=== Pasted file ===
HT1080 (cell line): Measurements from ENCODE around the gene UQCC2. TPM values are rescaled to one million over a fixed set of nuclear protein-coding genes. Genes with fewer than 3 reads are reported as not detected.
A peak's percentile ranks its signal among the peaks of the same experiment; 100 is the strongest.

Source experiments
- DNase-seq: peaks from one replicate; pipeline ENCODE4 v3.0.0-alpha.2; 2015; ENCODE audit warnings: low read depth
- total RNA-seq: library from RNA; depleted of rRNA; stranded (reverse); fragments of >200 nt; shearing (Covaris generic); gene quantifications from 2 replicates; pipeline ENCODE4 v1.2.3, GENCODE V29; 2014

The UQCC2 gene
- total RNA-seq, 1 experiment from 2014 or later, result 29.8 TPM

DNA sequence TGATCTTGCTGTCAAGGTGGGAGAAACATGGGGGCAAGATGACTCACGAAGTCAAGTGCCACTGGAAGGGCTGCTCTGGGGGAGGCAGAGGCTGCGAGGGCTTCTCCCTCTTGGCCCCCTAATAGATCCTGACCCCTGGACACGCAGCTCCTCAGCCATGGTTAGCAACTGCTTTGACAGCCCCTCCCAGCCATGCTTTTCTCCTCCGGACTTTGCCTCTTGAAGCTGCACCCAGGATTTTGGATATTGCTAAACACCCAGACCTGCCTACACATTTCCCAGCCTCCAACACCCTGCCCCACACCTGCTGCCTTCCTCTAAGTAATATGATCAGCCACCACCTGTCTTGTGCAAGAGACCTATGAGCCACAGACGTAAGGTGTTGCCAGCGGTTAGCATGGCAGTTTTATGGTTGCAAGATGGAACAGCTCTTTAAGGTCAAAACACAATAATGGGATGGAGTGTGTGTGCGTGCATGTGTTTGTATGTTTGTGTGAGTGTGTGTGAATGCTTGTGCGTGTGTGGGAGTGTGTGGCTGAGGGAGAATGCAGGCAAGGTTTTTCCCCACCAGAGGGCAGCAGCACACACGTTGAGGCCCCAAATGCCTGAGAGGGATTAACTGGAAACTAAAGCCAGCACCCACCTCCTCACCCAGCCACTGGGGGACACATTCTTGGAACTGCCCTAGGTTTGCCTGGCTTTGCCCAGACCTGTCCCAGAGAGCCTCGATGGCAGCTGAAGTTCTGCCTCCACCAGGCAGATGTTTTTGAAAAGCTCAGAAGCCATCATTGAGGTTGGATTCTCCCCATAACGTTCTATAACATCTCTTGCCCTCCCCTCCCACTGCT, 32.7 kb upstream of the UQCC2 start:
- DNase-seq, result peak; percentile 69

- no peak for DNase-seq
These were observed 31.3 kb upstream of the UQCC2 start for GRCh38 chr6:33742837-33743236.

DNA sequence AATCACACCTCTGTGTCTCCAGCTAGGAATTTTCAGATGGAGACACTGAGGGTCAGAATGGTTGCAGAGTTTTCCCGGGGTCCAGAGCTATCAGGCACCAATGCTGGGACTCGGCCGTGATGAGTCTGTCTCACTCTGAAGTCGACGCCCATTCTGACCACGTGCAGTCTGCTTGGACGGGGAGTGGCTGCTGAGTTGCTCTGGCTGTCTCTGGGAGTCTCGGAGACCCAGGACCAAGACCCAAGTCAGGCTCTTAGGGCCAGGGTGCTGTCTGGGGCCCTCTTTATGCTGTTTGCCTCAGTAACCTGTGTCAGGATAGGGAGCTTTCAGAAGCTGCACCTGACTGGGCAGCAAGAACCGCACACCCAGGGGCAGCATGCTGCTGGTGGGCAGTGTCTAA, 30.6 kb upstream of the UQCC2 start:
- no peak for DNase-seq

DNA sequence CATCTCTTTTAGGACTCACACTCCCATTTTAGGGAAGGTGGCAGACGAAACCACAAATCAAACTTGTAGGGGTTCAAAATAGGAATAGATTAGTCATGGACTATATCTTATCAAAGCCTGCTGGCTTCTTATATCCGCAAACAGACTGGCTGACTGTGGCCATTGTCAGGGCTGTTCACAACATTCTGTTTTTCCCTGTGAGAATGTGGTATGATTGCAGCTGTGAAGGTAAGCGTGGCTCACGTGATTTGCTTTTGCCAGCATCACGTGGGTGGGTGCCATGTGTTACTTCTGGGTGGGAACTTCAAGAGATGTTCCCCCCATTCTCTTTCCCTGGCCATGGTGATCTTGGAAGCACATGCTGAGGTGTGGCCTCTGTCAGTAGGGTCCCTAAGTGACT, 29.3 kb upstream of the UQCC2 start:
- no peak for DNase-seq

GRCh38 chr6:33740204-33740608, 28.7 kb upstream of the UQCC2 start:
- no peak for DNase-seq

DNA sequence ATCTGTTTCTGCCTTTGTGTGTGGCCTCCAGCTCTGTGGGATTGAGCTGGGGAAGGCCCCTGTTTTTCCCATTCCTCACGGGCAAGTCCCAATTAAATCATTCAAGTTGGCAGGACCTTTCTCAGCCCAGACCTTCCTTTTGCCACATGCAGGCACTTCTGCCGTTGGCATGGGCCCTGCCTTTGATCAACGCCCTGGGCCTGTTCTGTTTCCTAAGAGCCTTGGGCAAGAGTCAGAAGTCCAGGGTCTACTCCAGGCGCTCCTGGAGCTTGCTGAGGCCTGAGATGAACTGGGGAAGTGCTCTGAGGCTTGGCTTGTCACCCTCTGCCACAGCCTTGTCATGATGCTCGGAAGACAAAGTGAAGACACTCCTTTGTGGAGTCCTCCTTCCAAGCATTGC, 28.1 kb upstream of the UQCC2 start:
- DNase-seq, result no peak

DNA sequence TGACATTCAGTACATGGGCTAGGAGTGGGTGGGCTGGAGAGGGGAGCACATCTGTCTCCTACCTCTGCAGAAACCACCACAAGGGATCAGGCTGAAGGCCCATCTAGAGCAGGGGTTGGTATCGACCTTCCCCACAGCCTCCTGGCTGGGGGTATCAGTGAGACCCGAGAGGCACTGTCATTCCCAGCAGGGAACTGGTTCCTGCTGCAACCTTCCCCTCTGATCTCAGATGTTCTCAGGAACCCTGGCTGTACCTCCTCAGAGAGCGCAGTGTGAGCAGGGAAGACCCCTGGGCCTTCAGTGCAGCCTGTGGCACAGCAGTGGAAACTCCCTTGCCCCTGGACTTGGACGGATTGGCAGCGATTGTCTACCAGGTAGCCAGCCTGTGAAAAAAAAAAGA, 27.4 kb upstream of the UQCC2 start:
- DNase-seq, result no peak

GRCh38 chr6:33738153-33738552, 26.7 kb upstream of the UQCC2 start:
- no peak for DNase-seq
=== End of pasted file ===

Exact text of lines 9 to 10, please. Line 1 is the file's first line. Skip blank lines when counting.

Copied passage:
- DNase-seq, result peak; percentile 69

- no peak for DNase-seq